No change to US ending stocks, corn continues sideways to lower trade
March corn was 5-3/4 cents lower on the week to settle at 377-3/4. December corn closed the week at 388-3/4, down 5-1/4. The USDA made little to no changes to its corn balance sheet on its February Supply and Demand update released at 11 am CST Tuesday. US ending stocks were pegged at 1.892 billion bushels; this was unchanged from the January estimate. World corn ending stocks were estimated at 296.84 million tons, down from 297.81 million tons in January. Brazil’s second crop corn planting was nearing 20% completed as of Wednesday. This is about 10% slower than the 5-year average but is seen as a non-concern currently. Domestic corn prices in Brazil have recently hit a four-year high on strong feed demand and use for ethanol, and that is despite the record harvest of 2018-2019.
Reports surfaced on Friday that buyers in China bought corn from Ukraine this week. Although the sale is not uncommon, it caught the attention of global grain traders. Such sales continue to raise doubts about China’s commitment to buy US ag products, given the Phase One trade agreement. With the current corn to soybean price ratio, the case for more corn acres in 2020 continues to grow. MAP and DAP prices, which are 19% lower than a year ago as well as UAN prices, which are 12% lower than a year ago, strengthen the 94+ million-acre corn argument as well. As with any year, mother nature will have the last say on what can get planted when.
Soybeans find support on an increase in export projections
March soybeans were 11-3/4 cents higher this week to close at 893-3/4. November soybeans closed at 922-1/2, up 4 cents this week. Tuesday’s USDA Supply and Demand update was seen as supportive to the soybean market. US ending stocks were estimated at 425 million bushels versus trade estimate of 443 million bushels. Ending stocks were estimated at 475 million bushels back in January. The 50 million bushels cut to stocks was attributed to the USDA increasing exports by that exact amount. Soybean export sales are 9% ahead of the pace seen last year. The USDA has stated that they will need to see Chinese follow though from the Phase One agreement before increasing export projections drastically. Since the beginning of the year, China has slowed US soybean purchases with less than 1 million metric ton purchased in the last 45 days. The coronavirus outbreak continues to create logistical headaches within China, making ag purchases from the US even more difficult.
Brazilian soybean harvest in Mato Grasso, Brazil’s top soybean producing state, was 45% complete as of Friday. This is above the average of 32% but behind last year’s record pace. Brazilian growers have the weak real currency on their side, and that is making sales of their crops very attractive as they are sold in US dollars. The real hit an all-time low against the dollar on Thursday, some 9% lower than at the start of the year. Brazil’s own statistics agency, Conab, increased their soybean crop estimate Tuesday to 123.25 million metric tons from last month’s estimate of 122.2 million metric tons. This compares with Tuesday’s USDA estimate of 125 MMT.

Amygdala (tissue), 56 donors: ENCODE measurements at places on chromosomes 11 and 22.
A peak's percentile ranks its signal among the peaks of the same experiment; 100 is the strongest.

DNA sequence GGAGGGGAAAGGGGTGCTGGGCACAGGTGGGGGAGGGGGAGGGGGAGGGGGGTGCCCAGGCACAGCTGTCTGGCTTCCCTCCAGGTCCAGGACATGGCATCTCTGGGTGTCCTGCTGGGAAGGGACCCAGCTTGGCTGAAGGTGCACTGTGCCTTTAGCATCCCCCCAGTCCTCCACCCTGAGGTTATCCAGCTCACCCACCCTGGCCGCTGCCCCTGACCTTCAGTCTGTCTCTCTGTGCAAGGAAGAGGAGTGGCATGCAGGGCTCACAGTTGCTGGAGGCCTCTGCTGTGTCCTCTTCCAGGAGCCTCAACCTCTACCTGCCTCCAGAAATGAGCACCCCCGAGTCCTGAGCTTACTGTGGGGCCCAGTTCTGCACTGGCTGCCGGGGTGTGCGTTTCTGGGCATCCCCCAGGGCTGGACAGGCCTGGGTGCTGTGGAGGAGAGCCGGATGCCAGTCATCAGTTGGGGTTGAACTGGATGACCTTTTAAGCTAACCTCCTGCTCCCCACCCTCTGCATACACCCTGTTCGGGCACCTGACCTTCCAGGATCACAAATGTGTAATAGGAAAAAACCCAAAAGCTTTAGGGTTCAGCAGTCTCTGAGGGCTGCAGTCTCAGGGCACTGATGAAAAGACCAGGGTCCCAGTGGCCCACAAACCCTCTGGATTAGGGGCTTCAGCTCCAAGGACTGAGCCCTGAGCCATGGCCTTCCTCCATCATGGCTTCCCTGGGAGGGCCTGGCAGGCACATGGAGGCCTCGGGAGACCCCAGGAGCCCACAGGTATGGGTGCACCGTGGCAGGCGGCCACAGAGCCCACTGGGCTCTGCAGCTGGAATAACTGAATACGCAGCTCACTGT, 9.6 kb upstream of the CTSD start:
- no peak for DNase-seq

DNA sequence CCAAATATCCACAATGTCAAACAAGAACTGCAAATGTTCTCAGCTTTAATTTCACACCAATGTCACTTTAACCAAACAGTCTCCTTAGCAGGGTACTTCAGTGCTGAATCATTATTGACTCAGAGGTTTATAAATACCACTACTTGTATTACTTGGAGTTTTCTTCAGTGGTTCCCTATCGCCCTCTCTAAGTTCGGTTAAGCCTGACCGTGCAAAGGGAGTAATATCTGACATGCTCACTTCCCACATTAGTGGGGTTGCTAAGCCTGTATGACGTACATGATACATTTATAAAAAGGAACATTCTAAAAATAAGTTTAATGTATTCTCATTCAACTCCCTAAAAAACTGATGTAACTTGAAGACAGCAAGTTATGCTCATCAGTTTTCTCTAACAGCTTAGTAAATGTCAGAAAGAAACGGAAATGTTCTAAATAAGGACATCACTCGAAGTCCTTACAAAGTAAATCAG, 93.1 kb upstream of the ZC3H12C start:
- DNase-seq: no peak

Chicago wheat charts turn negative
March Chicago wheat was 16 cents lower this week to close at 542-3/4. March Kansas City wheat was 7 cents lower this week to close at 465-1/2. March Minneapolis Spring wheat was 10-1/4 cents lower to close at 525-1/2 this week. Following Tuesday’s USDA report, Chicago wheat traded lower. Wheat prices broke support from a line dating back to September. The head and shoulders formation on Chicago wheat points to prices trading close to 50 cents lower, this would bring prices back near their November lows near the $5 mark if the formation rings true. US dollar index trading into new 4-month highs will also put pressure on wheat exports moving forward.
Dairy Markets Drag Lower on Friday
The dairy market was red across the board for the second day in a row. Block cheddar prices dropped 4.5 cents on no loads traded while barrels remained unchanged on 15 loads traded. While it is nice to see the spread between the two products lower, the fact that blocks are dropping and barrels aren’t rising pressures markets. Non-fat powder was the biggest lower in the dairy spot trade this week finishing 8 cents lower from the start of the week. Recent fear of the Chinese markets appears to be pressuring powder prices. This may start happening in whey as well with prices dropping 2.25 cents today. Butter prices remained unchanged today but had the most volume with 24 loads traded.
Class III and Class IV nearby contracts were down in similar increments this week. Class III contracts further into 2020 were only slightly lower on the day. Next week there will be another global dairy trade auction. The last one was down significantly and we will have to see if that market shakes off recent virus scares or continues to trend lower.